“Why did you leave your last job?”
Write up your answer to the question above (a paragraph or two), and share it with your Cambly tutor to refine your answer.
Tips on how to answer…
Hiring managers want to know your motivation for wanting to leave your current job. Are you an opportunist just looking for more money or are you looking for a job that you hope will turn into a career? If you’re leaving because you don’t like your boss, don’t talk negatively about your boss–just say you have different work philosophies, Teach says. If the work was boring to you, just mention that you’re looking for a more challenging position. “Discuss the positives that came out of your most recent job and focus on why you think this new position is ideal for you and why you’ll be a great fit for their company.”
If you’ve already left your previous job (or you were fired), Sutton Fell suggests the following:
- If you got fired: Do not trash your last boss or company. Tell them that you were unfortunately let go, that you understand their reasoning and you’ve recognized areas that you need to improve in, and then tell them how you will be a better employee because of it.
- If you got laid off: Again, do not trash your last boss or company. Tell them that you were let go, and that you understand the circumstances behind their decision; that you are committed to your future and not dwelling on the past; and that you are ready to apply everything that you learned in your last role to a new company.
- If you quit: Do not go into details about your unhappiness or dissatisfaction. Instead, tell them that while you valued the experience and education that you received, you felt that the time had come to seek out a new opportunity, to expand your skills and knowledge, and to find a company with which you could grow.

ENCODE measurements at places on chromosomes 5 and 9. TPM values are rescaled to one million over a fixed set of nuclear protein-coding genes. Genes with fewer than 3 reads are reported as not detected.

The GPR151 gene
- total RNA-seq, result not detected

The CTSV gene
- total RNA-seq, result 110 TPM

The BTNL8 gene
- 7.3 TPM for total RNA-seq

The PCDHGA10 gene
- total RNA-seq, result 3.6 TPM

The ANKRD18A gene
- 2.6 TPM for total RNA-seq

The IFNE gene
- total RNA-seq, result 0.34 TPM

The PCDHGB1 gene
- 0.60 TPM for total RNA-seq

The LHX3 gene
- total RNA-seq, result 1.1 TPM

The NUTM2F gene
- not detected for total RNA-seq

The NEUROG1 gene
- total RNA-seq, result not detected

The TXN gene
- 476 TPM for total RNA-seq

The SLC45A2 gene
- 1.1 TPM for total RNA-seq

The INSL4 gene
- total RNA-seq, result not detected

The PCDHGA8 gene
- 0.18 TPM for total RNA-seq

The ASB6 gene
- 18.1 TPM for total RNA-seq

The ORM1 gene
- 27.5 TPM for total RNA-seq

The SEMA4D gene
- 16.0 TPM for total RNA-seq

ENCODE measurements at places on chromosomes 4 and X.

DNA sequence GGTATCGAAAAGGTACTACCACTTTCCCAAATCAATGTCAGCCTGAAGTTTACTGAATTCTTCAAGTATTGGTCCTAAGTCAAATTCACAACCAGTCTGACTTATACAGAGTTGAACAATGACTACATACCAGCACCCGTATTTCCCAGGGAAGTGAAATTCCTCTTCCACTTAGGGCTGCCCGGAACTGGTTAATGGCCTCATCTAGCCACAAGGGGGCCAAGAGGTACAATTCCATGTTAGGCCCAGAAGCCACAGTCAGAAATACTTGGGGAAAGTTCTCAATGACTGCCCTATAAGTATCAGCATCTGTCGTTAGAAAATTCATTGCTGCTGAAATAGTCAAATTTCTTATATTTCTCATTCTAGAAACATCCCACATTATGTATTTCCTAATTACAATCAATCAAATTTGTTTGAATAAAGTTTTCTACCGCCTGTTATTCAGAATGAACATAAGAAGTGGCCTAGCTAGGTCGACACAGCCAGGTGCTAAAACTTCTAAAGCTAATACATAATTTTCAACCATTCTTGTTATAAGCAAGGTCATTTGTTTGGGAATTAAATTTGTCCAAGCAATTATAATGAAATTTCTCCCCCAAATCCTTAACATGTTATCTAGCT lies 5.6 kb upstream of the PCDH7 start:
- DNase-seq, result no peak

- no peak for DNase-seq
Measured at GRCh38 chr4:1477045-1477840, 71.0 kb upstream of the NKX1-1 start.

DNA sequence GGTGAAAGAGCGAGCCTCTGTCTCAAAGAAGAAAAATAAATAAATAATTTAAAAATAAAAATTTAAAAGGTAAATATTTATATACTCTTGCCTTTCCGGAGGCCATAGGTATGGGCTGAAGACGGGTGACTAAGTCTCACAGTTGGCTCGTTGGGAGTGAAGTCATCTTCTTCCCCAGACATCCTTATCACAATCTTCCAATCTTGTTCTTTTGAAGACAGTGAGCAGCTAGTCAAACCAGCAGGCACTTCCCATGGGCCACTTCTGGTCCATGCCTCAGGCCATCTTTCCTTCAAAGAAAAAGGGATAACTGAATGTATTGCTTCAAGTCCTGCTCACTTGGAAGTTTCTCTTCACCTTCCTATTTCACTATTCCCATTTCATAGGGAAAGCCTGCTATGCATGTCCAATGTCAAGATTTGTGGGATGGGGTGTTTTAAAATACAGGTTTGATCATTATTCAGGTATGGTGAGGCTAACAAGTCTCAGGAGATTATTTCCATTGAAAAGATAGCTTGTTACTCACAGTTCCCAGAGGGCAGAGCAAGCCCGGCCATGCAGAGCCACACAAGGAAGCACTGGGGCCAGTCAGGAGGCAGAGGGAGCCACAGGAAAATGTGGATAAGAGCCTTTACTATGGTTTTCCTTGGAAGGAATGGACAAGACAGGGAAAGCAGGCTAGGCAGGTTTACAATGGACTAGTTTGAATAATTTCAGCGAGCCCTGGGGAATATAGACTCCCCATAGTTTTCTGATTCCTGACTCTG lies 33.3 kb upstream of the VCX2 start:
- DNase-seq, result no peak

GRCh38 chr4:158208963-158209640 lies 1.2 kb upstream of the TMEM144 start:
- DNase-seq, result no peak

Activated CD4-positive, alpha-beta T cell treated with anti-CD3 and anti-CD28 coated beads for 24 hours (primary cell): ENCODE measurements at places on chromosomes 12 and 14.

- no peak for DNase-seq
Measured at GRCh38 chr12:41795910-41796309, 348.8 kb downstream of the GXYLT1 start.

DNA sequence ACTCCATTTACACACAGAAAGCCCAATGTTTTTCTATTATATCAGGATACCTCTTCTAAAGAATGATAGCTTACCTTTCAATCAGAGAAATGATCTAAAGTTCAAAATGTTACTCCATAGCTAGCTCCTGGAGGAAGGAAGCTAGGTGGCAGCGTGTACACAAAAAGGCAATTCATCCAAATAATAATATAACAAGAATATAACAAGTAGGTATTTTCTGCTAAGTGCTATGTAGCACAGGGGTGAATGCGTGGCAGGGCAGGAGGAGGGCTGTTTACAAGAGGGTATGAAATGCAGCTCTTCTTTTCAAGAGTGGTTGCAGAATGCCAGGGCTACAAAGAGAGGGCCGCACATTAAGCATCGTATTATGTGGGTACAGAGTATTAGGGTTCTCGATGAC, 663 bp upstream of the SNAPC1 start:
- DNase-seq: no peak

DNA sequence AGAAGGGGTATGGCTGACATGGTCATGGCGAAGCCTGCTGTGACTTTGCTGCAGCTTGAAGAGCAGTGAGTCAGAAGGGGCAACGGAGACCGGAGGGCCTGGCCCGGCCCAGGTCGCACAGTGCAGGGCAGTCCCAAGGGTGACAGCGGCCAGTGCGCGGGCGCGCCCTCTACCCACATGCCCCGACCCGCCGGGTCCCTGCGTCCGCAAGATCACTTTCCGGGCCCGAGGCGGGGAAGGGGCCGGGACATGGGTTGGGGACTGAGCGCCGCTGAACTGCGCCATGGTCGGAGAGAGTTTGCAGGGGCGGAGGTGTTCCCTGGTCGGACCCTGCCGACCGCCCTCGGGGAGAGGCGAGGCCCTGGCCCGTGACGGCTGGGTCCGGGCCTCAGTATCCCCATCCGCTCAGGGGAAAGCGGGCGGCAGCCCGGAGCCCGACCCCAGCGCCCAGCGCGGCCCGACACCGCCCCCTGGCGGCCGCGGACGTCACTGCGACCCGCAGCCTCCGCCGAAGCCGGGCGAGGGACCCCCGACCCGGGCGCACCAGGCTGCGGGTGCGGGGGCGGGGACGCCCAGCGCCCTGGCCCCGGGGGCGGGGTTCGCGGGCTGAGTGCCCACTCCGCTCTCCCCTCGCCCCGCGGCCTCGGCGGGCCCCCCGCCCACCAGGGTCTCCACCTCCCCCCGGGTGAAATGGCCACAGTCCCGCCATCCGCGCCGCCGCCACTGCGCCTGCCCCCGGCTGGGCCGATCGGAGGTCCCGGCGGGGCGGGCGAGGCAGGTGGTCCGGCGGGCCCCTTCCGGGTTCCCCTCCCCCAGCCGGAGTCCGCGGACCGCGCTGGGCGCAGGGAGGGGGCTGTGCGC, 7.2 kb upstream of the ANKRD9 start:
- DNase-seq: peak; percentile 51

Unfortunately, the company’s biggest client went out of business at the beginning of the year and that had a major effect on revenues.
As a result, they had to eliminate some positions and I was among the five most recently hired in our department. I am proud of the work that I did there, I got stellar performance reviews, and my former manager is one of my strongest references.
Why We Like It: This answer makes it clear that the candidate lost his job for reasons beyond his control. He explains that it was a matter of seniority and not performance. He also makes it clear that he can provide a glowing reference from the job to back up his claim. Reasons are provided, but the answer is still concise. Too much detail will just start to sound defensive or confusing.
- Be honest but don’t discuss conflicts with your manager or co-workers, complain about your work or employers.
- Focus on challenges that the new position provides in a way your last job didn’t
- It’s perfectly fine to personal preferences like a recent or planned move, financial instability at your organization or other reasons that are true.
After some management changes, it became clear that the new department director had new expectations for the role that didn’t really mesh with my strengths. Ultimately, she decided to bring in someone from her previous organization who had more sales experience.
The experience taught me that my real talent is in customer service and I know I would be a major asset in a role like this one, which focuses on improving the customer experience. Would you like me to tell you more about my experience in that area?
Why We Like It: The answer is concise and the language is neutral. The situation is described without negativity or defensiveness. The candidate then cites a lesson learned and redirects attention to her strengths.